REVIEW: The Phantom of the Opera, Her Majesty's Theatre, London's West End

'Be seduced' state the posters which loom large around London promoting this behemoth of a musical.

The Masquerade scene
The Masquerade scene

This year marks its thirtieth year on the West End stage. While others have come and gone, there’s a reason audiences are still lured into the gloriously gothic world of the Phantom: because it’s utterly intoxicating.

Crashing chandeliers, sweeping sets and music that will leave you with your heart in your mouth come together with hugely dramatic effect in arguably one of Andrew Lloyd Webber’s greatest pieces of theatre.

Behind the mask for 2016 is Sunderland theatre star Ben Forster who has taken on the title role.

And what a role it is. You shouldn’t like the Phantom (whose real name is the less spectacular-sounding Erik): he’s a malevolent soul who skulks around in the shadows of the Paris Opera House plotting against others in his quest to woo chorus girl Christine Daaé. But, despite your better judgement, I defy anyone not to be mesmerised by this masked man.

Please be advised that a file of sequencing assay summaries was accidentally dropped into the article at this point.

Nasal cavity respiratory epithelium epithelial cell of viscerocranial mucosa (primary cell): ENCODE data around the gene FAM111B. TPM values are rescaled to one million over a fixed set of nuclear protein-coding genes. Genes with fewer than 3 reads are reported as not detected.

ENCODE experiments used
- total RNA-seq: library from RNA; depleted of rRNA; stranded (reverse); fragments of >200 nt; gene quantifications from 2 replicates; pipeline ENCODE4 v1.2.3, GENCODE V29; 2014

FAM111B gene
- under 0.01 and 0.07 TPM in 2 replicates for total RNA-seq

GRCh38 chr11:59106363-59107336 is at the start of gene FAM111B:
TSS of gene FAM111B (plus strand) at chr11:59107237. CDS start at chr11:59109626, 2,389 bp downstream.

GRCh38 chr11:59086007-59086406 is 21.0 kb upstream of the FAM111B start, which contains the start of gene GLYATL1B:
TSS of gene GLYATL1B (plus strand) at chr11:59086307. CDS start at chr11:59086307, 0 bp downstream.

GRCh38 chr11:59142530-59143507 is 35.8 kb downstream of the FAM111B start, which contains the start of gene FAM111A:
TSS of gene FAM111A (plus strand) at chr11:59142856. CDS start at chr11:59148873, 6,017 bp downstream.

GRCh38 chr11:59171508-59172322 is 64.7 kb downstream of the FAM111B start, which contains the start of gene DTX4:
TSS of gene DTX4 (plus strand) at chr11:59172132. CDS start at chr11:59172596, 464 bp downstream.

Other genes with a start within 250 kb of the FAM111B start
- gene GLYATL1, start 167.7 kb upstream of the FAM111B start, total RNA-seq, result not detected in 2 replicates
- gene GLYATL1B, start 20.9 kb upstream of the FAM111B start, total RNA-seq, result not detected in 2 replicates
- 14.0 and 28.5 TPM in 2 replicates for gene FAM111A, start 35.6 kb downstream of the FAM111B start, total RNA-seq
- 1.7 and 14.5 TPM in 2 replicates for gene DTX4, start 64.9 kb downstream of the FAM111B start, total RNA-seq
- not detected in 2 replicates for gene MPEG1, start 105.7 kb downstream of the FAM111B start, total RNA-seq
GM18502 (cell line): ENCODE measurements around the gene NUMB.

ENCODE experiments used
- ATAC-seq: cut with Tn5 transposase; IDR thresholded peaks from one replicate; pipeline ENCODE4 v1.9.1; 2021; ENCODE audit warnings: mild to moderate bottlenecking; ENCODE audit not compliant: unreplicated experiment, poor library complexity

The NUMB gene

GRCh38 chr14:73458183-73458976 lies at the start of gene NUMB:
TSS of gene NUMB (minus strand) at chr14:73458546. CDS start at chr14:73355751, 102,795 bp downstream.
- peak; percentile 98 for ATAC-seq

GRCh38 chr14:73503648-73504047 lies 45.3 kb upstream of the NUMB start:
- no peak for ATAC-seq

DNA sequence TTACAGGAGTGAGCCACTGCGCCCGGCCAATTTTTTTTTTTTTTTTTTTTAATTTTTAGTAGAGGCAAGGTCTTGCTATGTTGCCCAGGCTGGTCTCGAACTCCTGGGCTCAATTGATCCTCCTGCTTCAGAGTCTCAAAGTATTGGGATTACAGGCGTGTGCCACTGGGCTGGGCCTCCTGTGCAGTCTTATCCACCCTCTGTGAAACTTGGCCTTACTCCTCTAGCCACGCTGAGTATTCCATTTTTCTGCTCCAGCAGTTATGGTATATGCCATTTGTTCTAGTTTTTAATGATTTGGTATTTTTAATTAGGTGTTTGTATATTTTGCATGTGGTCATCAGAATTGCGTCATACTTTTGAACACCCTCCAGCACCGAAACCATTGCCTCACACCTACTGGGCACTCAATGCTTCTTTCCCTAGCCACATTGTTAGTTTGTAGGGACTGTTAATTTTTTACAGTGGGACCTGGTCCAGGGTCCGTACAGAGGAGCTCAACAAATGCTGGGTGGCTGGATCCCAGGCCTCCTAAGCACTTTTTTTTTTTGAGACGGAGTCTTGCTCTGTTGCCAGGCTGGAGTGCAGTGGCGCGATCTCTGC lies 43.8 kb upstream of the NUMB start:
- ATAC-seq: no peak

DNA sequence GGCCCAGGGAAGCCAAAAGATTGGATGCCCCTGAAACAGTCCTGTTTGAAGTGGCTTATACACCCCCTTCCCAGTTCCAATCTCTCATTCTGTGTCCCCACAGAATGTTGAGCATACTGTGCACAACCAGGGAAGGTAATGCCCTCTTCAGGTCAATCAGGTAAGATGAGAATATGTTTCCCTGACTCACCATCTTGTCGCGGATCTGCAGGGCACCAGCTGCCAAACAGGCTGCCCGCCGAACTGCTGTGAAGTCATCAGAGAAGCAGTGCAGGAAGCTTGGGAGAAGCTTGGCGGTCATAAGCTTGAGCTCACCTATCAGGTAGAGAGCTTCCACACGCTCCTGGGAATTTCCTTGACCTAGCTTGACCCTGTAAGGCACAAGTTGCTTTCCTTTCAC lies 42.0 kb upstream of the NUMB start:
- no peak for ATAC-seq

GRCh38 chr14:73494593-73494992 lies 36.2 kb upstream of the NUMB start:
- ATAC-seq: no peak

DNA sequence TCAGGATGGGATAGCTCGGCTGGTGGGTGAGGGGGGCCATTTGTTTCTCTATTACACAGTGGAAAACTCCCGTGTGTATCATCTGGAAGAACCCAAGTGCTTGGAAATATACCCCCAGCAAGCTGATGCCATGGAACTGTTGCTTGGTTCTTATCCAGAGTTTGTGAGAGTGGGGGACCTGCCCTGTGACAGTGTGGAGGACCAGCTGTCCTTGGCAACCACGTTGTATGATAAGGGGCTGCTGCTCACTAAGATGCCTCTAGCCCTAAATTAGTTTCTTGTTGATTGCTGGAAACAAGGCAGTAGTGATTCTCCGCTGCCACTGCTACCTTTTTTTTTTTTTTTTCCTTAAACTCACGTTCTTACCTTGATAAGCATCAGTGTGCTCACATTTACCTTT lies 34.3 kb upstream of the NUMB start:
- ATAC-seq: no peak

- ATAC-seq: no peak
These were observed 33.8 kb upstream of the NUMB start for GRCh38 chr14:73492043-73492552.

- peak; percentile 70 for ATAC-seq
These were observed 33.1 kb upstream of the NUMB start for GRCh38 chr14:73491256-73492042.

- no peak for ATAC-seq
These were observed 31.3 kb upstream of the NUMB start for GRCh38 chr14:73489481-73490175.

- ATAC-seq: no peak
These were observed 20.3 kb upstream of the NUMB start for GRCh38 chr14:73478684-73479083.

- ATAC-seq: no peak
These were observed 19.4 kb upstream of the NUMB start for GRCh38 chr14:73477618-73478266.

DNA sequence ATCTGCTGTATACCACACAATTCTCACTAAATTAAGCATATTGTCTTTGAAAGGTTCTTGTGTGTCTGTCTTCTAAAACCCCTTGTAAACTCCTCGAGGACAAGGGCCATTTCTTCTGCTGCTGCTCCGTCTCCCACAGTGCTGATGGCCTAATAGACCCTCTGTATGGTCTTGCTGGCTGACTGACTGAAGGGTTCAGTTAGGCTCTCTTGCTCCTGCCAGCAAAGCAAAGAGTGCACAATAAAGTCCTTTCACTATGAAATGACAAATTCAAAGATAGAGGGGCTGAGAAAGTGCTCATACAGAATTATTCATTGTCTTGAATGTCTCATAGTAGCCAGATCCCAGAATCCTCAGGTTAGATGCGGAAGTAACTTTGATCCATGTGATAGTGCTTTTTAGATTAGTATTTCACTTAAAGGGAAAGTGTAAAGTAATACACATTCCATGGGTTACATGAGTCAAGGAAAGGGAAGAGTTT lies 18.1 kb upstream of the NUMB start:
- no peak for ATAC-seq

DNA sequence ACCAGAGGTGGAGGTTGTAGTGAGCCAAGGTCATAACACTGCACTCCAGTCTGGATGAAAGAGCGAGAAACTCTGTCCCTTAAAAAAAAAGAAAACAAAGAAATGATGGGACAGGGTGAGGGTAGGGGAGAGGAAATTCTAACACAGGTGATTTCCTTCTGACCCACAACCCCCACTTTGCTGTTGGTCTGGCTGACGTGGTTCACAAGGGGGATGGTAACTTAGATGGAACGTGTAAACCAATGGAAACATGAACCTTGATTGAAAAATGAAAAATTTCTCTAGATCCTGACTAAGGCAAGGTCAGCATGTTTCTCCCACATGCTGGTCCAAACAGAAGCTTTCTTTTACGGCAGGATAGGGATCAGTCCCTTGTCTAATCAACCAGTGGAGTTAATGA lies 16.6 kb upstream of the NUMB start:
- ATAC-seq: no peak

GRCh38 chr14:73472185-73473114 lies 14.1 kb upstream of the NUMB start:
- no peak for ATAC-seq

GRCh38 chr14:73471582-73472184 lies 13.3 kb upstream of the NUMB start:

He may not be able to attract the object of his desire with his physical appearance, but he has his hypnotic voice.

As those iconic hard rock organ and drum notes kick in for the title song, it sweeps you along the dry ice lake which leads to the Phantom’s lair. It’s an ’80s powers ballad at its best: loaded with bold drama and passion.

Celinde Schoenmaker. Picture by Johan Persson.

On the other end of the scale, Music of the Night is a more subtle enchantment as the power of the lyrics entice you deeper into the dark world of the eponymous hero.

The beauty to his beast is Christine, played by Celinde Schoenmaker, who’s torn between her compassion for the Phantom and her passion for childhood sweetheart Raoul. It’s a huge soprano sing for any actress, and Celinde pulls it off with aplomb, striking the right balance between being an innocent, yet feisty, heroine.

Her voice is beautifully crystal-clear and simply soars in All I Ask of You. For this isn’t a one-trick musical with just a memorable title track, it hits you with an unrelenting score of musical masterpieces.

The costumes are a leading character in themselves and are some one of the most spectacularly opulent I’ve seen in the West End, particularly in the Masquerade scene, a pulsating tapestry of sumptuous frocks and a rich kaleidoscope of Venetian-style masks.

Celinde Schoenmaker. Picture by Johan Persson.

And the set, the set is simply epic, transporting you from the candlelit bowels of the Paris Opera House to its grandiose wings as the Phantom sends the mighty chandelier crashing to the ground. They don’t make ‘em like this any-

This was musical seduction at its most sublime. No doubt the Phantom will haunt audiences for another thirty 

•Katy travelled with the Spirit of Sunderland service. It departs from Sunderland weekdays at 5.40am, arriving in London King’s Cross just after 9am and returning at 8pm. Visit